An initiative to revise the procedures for reviewing the cases of detainees in order to free marginal insurgents and innocent Afghans has run afoul of the interests of officers of the powerful Joint Special Operations Command (JSOC) in defending their role in earlier detention decisions.
A study of U.S. detention policy in Afghanistan by Maj. Gen. Douglas
Stone in early 2009 had concluded that holding hundreds of detainees
without charge in both U.S. and Afghan detention facilities was helping the hardcore Taliban radicalise the vast majority of the detainees.
Stone was reported by The Guardian Oct. 14 to believe that two-thirds of the prisoners held in Bagram were innocent and should be released.
But the new procedures for detainee review put in place late last year
have led to relatively few releases, and the conditions attached to
those releases have rubbed more salt on old Afghan wounds.
Of the 576 detainees whose cases had been reviewed under the new rules by late January, only 66 had been released, Brig. Gen. Mark S.
Martins, deputy commander of "Joint Task Force 435", which has
responsibility for detainee operations in Afghanistan, told IPS in a
In addition, the release procedure requires the detainees and the
village elders vouching for them to sign a paper saying the detainees
had been held on the basis of intelligence linking them to the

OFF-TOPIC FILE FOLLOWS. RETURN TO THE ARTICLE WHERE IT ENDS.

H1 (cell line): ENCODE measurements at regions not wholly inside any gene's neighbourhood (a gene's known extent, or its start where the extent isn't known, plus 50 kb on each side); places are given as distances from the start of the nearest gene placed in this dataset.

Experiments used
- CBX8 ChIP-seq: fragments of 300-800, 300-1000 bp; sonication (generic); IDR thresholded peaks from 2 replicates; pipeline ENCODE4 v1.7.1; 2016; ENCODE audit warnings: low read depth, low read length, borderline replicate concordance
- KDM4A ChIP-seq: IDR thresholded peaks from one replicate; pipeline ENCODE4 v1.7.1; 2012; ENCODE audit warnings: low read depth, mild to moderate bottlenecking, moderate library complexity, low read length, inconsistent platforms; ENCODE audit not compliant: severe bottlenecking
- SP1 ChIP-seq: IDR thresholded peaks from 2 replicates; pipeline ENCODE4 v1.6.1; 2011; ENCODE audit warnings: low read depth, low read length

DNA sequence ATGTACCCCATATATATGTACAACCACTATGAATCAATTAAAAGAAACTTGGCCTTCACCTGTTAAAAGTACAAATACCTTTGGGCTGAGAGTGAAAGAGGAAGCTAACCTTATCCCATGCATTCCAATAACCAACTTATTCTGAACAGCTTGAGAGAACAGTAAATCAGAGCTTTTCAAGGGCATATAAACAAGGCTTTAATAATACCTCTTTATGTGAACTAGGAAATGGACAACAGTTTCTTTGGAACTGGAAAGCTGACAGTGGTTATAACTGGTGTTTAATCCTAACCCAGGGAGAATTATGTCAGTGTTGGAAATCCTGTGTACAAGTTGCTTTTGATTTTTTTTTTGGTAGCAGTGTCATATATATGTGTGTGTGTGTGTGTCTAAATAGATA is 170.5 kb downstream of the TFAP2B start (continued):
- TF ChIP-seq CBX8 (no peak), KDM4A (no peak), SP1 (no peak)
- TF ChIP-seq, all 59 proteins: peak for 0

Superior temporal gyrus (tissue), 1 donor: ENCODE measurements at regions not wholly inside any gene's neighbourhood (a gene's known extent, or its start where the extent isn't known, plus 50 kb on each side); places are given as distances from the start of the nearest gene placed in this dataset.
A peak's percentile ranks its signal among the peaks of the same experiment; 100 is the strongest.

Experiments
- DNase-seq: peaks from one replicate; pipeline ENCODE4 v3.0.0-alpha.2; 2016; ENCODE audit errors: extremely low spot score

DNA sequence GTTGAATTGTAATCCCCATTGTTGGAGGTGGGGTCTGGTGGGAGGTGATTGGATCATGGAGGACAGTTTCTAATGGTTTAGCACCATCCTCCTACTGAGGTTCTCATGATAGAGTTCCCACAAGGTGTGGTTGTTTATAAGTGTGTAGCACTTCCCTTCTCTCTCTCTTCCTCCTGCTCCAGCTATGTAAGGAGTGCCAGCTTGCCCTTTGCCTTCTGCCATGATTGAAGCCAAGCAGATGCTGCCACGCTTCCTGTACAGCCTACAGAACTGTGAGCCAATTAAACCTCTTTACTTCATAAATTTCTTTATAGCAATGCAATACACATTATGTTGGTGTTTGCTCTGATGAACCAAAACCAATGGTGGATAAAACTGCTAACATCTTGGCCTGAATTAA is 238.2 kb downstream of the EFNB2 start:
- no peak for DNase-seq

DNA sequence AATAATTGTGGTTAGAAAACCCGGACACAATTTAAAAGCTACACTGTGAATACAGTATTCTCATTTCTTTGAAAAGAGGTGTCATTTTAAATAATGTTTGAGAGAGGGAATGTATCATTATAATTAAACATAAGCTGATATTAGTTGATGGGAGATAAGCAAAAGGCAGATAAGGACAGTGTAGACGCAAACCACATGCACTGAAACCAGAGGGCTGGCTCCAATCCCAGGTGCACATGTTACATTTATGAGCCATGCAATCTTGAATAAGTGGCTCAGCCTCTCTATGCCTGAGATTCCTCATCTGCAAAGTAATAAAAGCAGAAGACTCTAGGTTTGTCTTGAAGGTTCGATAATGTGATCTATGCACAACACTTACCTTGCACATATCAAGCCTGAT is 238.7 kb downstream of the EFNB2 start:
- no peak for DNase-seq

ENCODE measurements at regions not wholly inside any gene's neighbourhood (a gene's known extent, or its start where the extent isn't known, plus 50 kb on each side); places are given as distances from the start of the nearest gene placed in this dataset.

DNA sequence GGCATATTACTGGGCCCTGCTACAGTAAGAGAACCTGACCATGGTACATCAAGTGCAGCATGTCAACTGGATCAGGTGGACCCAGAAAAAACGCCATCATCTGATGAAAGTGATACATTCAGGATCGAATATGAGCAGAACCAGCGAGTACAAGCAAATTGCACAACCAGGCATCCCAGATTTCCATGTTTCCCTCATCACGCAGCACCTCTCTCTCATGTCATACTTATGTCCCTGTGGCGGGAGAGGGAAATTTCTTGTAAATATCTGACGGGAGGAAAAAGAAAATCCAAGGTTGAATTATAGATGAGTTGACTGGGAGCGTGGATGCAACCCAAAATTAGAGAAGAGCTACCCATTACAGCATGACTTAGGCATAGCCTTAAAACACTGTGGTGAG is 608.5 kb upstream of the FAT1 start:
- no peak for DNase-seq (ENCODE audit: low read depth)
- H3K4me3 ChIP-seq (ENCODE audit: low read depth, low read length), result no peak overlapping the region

insurgency. At a meeting for the handover of some released detainees
in Kabul reported by The New York Times Saturday, village elders from Paktia province refused to sign the paper until the offending language was changed.
The commander of Task Force 435, Navy Vice Admiral Robert S. Harward Jr., defended the intelligence conclusions at the Kabul meeting, but ultimately agreed to allow the elders to sign a paper that rejected
that conclusion. In the future, the document will say that the
detainees were considered insurgents in the eyes of the U.S.,
according to the Times report.
Harward's role at the meeting highlights an apparent conflict of interest that hampers the achievement of the original aim of the Task Force.
Harward had been assistant commander of "Task Force 714", a covert
special operations group that conducted hundreds of targeted raids in
Afghanistan under JSOC, from 2006 to 2008. Those raids filled the U.S.
detention facility at Bagram Air Base with suspected insurgents.
Harward and other present and past JSOC officials, including Gen.
Stanley A. McChrystal, who was then overall commander of JSOC, have an obvious interest in ensuring that the results of case reviews do not
reflect negatively on JSOC's detention decisions.
Putting an officer with such an obvious conflict of interest in charge
of the Task Force - and assigning Martins, a lawyer who is clearly
more sympathetic to detainee rights, as his deputy - has all the
earmarks of a Pentagon compromise.
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